Last week I seemed to be scrabbling around for something to blog about, this week I seem to have loads so I thought I'd better take a break from work and get this post written up.
On Saturday me and my lovely mum went to the first of 4 jewellery-making workshops we've booked on at the Bead Shop in Nottingham. We've attended 2 workshops previously and both were excellent. We did All Day Basic Jewellery Making and then Brick Stitch. Both were so good we didn't hesitate to book our next set of lessons.
Saturday was Polymer Clay techniques. I used to make a lot of models from Fimo when I was young. I once won a competition with my dragon and princess at a tea party. I think I still have them somewhere, if I ever dig them out, I'll show you. However, I haven't touched Fimo since. For those that may not know, polymer clay is a generic name. Polymer means plastic. Fimo is a brand name but is often used in place of polymer clay (in the UK at least), we were working with Sculpty in this class.
I've long admired the amazing millefiori techniques that other people can acheive with polymer clay, I did try it once but had no luck. Now I know why.
First up is lots of clay conditioning. Lots of rolling in your hands, folding over, rolling again, making it all soft. My hands were bruised the next day! I did use a pasta machine at one point, but it still requires manual softening as well. Roll out your colours, put one on top of the other...
And roll. doesn't look much, does it? But then you cut it in half!
I was amazed at this point! This is the most basic of the canes we made, but I was flabbergasted when I cut into it and it actually worked. The secret to success is the blade. My previous attempt had been with a craft knife. No good. You have to have a tissue blade.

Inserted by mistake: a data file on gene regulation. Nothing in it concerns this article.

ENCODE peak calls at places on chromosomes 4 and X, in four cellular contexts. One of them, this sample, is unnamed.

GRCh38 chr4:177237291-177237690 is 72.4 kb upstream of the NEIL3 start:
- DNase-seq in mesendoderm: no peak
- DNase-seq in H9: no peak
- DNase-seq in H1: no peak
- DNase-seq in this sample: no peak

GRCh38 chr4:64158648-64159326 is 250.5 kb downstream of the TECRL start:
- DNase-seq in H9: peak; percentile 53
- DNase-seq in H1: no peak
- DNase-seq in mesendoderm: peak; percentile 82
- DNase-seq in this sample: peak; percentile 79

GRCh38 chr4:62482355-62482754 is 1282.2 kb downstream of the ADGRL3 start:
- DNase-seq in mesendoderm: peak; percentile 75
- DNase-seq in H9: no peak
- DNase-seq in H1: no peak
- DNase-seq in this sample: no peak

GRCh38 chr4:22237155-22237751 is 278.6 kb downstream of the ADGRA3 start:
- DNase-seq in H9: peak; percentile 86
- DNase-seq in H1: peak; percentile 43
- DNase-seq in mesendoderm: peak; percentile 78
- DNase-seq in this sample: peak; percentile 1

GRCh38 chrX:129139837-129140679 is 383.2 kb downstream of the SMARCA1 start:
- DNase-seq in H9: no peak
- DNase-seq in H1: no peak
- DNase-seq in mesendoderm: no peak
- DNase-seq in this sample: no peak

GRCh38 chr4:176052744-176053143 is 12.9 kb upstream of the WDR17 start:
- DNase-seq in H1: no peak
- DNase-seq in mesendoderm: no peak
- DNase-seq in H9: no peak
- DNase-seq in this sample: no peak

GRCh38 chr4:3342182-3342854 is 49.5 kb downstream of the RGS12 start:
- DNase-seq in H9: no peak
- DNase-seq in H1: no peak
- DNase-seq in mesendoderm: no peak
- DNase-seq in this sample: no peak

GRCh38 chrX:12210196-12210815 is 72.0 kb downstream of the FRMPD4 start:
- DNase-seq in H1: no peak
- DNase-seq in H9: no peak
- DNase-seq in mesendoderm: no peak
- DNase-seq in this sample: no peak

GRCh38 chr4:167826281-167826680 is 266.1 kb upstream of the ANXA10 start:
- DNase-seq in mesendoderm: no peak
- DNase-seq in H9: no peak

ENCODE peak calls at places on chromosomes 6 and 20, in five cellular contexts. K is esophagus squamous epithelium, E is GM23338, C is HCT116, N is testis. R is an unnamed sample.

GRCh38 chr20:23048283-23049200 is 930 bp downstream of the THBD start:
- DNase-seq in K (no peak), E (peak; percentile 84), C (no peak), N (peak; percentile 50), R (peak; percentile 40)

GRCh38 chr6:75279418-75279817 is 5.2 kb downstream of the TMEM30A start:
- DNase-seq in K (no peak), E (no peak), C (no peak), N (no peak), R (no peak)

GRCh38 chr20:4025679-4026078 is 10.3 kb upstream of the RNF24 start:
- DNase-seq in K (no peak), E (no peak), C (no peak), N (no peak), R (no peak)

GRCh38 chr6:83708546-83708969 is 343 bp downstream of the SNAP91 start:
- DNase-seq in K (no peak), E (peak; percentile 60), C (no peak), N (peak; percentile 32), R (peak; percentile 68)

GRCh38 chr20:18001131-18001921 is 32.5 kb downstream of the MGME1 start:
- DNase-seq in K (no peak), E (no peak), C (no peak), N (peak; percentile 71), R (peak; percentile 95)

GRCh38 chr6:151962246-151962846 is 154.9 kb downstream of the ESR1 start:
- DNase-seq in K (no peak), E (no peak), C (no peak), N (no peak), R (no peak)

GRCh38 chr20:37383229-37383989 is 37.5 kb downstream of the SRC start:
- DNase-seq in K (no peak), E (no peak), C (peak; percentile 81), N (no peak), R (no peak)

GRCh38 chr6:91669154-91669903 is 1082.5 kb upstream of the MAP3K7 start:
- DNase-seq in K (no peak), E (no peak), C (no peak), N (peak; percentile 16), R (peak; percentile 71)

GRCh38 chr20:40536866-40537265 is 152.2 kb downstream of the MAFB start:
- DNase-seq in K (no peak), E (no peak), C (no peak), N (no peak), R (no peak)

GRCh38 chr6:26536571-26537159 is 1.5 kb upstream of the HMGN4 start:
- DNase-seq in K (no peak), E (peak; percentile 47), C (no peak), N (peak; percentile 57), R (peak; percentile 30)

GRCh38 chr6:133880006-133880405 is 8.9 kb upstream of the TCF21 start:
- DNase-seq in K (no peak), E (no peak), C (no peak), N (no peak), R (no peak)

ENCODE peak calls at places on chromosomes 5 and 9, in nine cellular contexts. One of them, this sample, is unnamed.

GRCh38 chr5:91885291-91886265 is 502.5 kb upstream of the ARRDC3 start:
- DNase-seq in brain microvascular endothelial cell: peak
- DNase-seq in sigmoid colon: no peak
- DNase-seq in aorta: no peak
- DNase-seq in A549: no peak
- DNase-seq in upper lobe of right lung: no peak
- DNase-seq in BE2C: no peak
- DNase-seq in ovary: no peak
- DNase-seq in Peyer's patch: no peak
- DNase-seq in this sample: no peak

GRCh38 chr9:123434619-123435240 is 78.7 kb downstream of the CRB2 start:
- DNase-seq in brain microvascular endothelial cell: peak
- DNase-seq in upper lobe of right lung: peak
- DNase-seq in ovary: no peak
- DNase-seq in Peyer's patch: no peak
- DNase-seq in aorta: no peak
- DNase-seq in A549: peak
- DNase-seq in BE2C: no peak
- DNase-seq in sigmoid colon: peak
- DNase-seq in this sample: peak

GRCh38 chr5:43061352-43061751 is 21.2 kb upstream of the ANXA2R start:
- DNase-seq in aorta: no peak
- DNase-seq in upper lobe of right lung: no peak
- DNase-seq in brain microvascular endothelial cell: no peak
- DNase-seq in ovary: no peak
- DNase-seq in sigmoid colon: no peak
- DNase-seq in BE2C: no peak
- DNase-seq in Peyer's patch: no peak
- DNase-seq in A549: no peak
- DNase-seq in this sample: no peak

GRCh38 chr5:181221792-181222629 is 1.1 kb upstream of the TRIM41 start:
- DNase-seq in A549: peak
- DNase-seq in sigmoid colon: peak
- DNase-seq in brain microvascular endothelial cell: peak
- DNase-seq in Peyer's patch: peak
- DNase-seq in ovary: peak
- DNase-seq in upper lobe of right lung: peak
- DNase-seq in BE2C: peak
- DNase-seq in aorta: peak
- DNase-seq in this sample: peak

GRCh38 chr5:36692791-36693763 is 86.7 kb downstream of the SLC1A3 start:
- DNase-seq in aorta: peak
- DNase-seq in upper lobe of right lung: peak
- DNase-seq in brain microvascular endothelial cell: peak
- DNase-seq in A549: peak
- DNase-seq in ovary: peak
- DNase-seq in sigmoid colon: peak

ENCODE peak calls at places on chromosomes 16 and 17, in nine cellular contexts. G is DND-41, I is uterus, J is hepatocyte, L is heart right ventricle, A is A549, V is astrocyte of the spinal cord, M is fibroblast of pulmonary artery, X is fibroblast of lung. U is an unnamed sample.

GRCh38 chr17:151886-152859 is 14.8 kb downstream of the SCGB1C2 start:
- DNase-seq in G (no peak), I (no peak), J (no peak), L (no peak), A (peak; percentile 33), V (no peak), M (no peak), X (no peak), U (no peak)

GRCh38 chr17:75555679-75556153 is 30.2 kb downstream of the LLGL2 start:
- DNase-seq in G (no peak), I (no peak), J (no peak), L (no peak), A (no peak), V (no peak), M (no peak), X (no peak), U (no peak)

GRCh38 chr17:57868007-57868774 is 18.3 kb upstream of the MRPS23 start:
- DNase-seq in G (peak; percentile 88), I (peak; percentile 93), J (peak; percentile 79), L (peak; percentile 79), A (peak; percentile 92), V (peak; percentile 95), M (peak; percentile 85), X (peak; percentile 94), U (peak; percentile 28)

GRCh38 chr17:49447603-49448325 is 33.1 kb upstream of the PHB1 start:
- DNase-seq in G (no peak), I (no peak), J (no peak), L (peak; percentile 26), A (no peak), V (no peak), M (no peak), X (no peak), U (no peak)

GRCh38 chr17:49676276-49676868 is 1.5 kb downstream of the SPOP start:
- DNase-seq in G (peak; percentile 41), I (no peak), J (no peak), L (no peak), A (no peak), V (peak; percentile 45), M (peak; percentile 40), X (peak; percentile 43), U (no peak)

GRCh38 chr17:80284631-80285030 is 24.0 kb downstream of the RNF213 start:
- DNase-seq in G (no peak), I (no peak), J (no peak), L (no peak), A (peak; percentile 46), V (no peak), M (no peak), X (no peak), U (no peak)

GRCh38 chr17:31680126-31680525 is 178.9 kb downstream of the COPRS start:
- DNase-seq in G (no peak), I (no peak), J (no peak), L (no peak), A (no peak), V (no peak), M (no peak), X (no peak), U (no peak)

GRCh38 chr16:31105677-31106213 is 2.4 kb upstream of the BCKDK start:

You can see my tissue blade in the photo above, along with the next cane I rolled. I started with the original spiral, then added a stripy layer.
Ta dah! To get the different sizes, I rolled and pinched and pulled, then cut it in half. One half I set to one side whilst I continued stretching the rest of the cane and making it longer and thinner. Cut in half again, continue for ever.
In the picture above you can see some of the beads I made. They each have a base of the waste clay (except the purple one just above on the left) and the thin slices of cane are applied to add the decoration. For some I just cut a chunky piece of cane and made a hole through it from side to side. The set of beads above are made from a twisted stripy rolling technique.
I spent some money, of course! I had to have a tissue blade, and the shaping tool, and of course some clay to work with!
In the picture above is the lace cane I made along with the spiral one from the top of the post.
This one is my favourite. I made different sizes and cut off chunks of different thicknesses. Mainly because I'm rubbish at cutting thin slices!
Here's a selection of the finished beads. Well they're not actually finished as I haven't baked them yet. I planned on making some more at the weekend but never got the chance. I will make some more this weekend though, then I can have a big baking session at the weekend! My mind is ticking over with ideas for other canes I can try and I'm sure I've seen some tutorials... not sure if I pinned them though. If anyone does know of anywhere I can find cane patterns, please let me know.
Right, better get back to work then. Boring! 13 minutes it took to write that post. I think you're meant to go back over it and check it for errors and if it sounds right, then sit on it for a while before re-reading and publishing? Isn't that standard blog wisdom? Does anyone do that? I just hit publish, 30 seconds after I've finished writing. It shows, doesn't it? See me procrastinating? Back to work Wendy!
I'll be back soon, loads to show you... Ooh, one more think, this counts as a LANT!
Don't forget to enter my Something Old, Something New competition. The deadline is 31st July and there is a prize!